FAQ

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Lawmakers who drafted the Affordable Care Act knew that enrolling healthy individuals was crucial to balance out the costs of sicker, higher-cost individuals. To achieve this balance, the law included the shared responsibility provision, also known as the individual mandate, which required individuals without minimum essential coverage to pay a tax penalty, unless they were exempt. However, the tax penalty was eliminated under the Tax Cuts and Jobs Act of 2017, leaving the mandate in effect without enforcement. The California v. Texas lawsuit challenges the constitutionality of the mandate without the penalty and seeks to overturn the entire ACA. Some states, including DC, Massachusetts, New Jersey, California, and Rhode Island, have implemented their own individual mandates and penalties for non-compliance. Vermont and Maryland enacted mandates but did not impose any penalties for non-compliance. Call Cygnus Health at (800) 294-4777 to speak with a licensed agent and learn about any potential penalties for being uninsured.

Health insurance plans sold through the health insurance marketplaces and off-exchange in the individual and small group markets must include coverage for physical therapy as per the essential health benefits (EHB) requirements of the Affordable Care Act (ACA). However, chiropractic care is not specified in the EHB rules and its inclusion in individual and small group plans is determined by the state’s benchmark plan and/or state-mandated benefits. Chiropractic care is typically limited to a set number of visits per year, and coverage is based on medical necessity. Rehabilitative and habilitative services are specifically listed in the EHB and must be covered by all ACA-compliant individual and small group plans, but there are typically limits on the total number of visits the plan will cover each year. Insurers cannot impose dollar limits on coverage for essential health benefits but can impose limits on the number of visits. Limits on physical therapy, if included in the benchmark plan, can also be imposed by insurers. State regulations and benchmark plans vary, so it is essential to ask questions to understand the coverage of a health plan. Unsure if your visits to the chiropractor or physical therapist are covered under the Affordable Care Act? Call Cygnus Health at (800) 294-4777 to speak with a licensed agent and find out.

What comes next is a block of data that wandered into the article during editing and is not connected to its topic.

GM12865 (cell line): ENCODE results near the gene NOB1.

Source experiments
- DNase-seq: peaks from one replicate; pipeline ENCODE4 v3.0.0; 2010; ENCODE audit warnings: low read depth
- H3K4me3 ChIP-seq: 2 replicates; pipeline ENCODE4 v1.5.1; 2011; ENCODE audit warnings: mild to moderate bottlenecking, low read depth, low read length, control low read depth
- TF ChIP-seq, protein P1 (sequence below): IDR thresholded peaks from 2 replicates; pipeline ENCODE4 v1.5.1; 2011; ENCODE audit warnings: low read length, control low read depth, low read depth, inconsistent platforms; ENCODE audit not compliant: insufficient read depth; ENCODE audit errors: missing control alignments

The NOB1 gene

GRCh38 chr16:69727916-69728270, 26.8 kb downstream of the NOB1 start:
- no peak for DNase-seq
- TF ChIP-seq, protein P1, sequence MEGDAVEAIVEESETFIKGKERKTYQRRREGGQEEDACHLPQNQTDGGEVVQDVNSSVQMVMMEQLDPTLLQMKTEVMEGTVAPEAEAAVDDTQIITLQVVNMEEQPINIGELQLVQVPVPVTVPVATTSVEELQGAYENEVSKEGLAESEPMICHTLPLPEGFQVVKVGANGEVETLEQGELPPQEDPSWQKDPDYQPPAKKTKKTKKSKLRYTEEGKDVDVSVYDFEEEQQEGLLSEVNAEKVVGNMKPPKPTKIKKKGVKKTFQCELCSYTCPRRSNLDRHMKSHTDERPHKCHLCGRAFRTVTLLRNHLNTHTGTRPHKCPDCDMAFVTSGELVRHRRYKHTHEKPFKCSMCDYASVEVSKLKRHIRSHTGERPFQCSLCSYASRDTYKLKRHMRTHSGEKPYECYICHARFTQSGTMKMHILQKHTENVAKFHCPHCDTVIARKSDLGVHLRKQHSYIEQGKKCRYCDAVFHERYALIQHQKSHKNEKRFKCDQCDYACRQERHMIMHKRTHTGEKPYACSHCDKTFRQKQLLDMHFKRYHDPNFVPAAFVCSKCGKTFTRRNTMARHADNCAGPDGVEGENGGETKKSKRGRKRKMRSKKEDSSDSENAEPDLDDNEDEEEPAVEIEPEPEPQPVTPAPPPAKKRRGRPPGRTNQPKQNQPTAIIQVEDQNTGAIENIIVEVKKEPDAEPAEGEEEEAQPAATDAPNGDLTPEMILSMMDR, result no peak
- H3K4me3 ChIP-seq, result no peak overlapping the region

The Affordable Care Act (ACA) mandates health plans to cover a range of preventive care benefits at no cost to patients. These benefits fall under three categories: wide-ranging preventive care, preventive care for women and children, and vaccines for children and adults. In March 2023, a federal judge overturned some aspects of ACA’s preventive services coverage requirement. However, the Department of Justice has appealed the ruling. The ruling does not affect HRSA and ACIP recommendations regarding preventive care for children and women, including contraception, and vaccines for children and adults, but it does affect USPSTF recommendations made since March 23, 2010. The ruling also overturned the requirement that PrEP HIV prevention drugs be covered by the plaintiffs’ health plans. The judge ruled that requiring health plans to cover services recommended by the USPSTF violates the Appointments Clause of the U.S. Constitution and that requiring health plans to cover PrEP is a violation of the plaintiffs’ religious freedom. Even if the court ruling is upheld, health plans would continue to have to cover some cancer screenings at no cost to their enrollees. The ruling is not expected to cause immediate widespread coverage losses for preventive care. Are you curious about the preventive health services coverage mandate under the ACA? Call Cygnus Health at (800) 294-4777 to speak with a licensed agent and get answers to your questions.